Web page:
4. Democratic capitalism: While far from perfect, India's democratic, business-friendly government and transparent debt and capital markets safely absorb, protect, and leverage foreign investment, providing global firms with reasonably strong protections and the freedom to allocate money and resources toward scientific discovery and commercialization.

  5. Existing R&D infrastructure: The majority of global research firms today already boast large R&D laboratories in India, either for the development of software, information technology, energy, life sciences, and agriculture. With the R&D infrastructure in place, global firms can ramp up projects with greater speed and not have to carry the start-up costs that traditionally hamper or cripple large-scale scientific inquiries.

India's growing population, geographical footprint, regional diversity, and economic growth amplify the sustainability challenges the nation will face. This blend of factors makes India one of, if not the, ideal place in the world to investigate the myriad problems associated with technical advancement in energy, water, and agriculture. India provides global firms' research divisions, in partnership with Indian universities, with a "one-stop lab space" where cutting-edge experiments can be tested in a climate filled with formidable constraints; if discoveries are unearthed and tested in India, the chances are quite good that these discoveries can be commercialized to the outer world because of their cost structures.

Finally, India possesses an immense, inherent need for solutions itself. If necessity is the mother of invention, paucity is often the impetus for surfacing human necessities. For many years rich countries have had few shortages — with the exception of oil. Poor countries have meanwhile have been too destitute to place serious demands on capacities. Globalization and growth have changed all this — poor countries like India are becoming richer, and rich countries in the West are approaching certain boundaries of sustainability. In these circumstances, many of the problems associated with energy efficiency, water purification, and improved agricultural techniques — all which deserve attention, funding, and innovation — are reaching critical mass in poor countries, and often presage issues that will be faced by richer countries only a short while later. Global firms, therefore, can capitalize on this historical trend, discover the most cost-efficient innovations in India that leapfrog existing models, and then export them to the rest of the world.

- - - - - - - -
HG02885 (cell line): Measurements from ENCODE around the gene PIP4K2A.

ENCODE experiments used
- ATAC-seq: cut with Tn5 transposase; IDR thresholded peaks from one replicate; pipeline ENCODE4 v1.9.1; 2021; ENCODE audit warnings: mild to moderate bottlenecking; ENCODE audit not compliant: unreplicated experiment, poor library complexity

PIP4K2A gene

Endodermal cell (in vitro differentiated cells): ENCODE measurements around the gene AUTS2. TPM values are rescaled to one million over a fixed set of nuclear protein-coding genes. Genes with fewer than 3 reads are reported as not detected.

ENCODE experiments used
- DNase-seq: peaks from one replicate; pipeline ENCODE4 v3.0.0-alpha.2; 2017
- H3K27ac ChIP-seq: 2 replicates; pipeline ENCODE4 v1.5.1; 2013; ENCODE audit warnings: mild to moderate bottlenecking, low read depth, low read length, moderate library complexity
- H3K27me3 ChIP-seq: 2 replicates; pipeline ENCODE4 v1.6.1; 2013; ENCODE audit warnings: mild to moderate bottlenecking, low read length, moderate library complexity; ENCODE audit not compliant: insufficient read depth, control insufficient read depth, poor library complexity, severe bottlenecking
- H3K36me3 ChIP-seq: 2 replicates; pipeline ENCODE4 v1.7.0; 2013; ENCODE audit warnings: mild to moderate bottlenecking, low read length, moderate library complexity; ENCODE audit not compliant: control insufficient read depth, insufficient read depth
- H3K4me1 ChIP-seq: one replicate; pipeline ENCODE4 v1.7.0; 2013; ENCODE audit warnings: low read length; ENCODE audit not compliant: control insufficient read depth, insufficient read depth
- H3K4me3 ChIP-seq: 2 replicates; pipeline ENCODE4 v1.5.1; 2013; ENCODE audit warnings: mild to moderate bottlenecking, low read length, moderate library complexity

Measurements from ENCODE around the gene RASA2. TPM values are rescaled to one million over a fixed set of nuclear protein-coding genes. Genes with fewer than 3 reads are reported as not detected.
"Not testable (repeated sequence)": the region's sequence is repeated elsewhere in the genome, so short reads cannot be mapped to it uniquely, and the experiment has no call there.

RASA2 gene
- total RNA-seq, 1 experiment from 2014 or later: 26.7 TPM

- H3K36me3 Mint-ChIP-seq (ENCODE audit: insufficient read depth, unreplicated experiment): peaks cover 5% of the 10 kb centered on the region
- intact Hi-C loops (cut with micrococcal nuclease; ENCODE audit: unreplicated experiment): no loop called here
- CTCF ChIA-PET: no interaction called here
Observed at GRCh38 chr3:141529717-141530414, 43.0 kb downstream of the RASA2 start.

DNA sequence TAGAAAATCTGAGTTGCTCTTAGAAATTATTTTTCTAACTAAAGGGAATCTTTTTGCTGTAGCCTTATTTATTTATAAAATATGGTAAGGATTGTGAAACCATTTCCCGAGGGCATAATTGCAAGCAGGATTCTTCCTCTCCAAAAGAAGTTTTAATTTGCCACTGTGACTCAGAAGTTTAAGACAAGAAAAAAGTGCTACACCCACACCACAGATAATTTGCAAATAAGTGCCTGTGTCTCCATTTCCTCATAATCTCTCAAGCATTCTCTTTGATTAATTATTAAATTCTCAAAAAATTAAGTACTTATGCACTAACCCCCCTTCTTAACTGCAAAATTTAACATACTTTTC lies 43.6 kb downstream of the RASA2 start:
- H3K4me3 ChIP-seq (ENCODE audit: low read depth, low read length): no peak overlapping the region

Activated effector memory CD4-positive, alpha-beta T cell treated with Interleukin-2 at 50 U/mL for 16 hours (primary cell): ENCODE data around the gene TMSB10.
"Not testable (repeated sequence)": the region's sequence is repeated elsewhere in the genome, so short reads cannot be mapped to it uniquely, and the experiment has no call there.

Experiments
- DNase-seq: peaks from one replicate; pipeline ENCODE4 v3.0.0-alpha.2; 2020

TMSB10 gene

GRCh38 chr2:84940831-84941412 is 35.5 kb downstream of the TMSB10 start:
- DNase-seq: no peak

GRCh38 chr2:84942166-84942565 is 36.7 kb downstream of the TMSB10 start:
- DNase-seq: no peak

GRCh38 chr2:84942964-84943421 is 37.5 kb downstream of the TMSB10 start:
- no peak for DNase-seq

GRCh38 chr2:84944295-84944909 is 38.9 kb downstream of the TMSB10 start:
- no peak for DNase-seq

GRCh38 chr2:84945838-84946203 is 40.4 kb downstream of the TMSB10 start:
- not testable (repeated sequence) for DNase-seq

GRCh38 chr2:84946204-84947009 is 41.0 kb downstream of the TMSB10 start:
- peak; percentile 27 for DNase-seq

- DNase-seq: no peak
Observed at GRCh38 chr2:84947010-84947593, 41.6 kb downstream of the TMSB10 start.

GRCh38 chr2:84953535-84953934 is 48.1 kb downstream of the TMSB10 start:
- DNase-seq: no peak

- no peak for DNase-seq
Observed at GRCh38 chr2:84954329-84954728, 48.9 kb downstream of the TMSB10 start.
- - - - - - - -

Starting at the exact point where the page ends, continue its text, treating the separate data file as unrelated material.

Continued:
Semil Shah is a Principal at India Strategy Consulting, a boutique services firm that advises small and medium enterprises and global universities on how to approach India strategically. Semil is also a Principal at de Novo Labs, which takes equity positions in clients' start up ventures relating to India. Prior to founding these firms, Semil spent four years as a director of business development and project management for the National Center for Employee Ownership in the San Francisco Bay Area, where he consulted to employee-owned businesses, completed research for the National Bureau of Economic Research, and co-authored a book on nontraditional applications of employee ownership.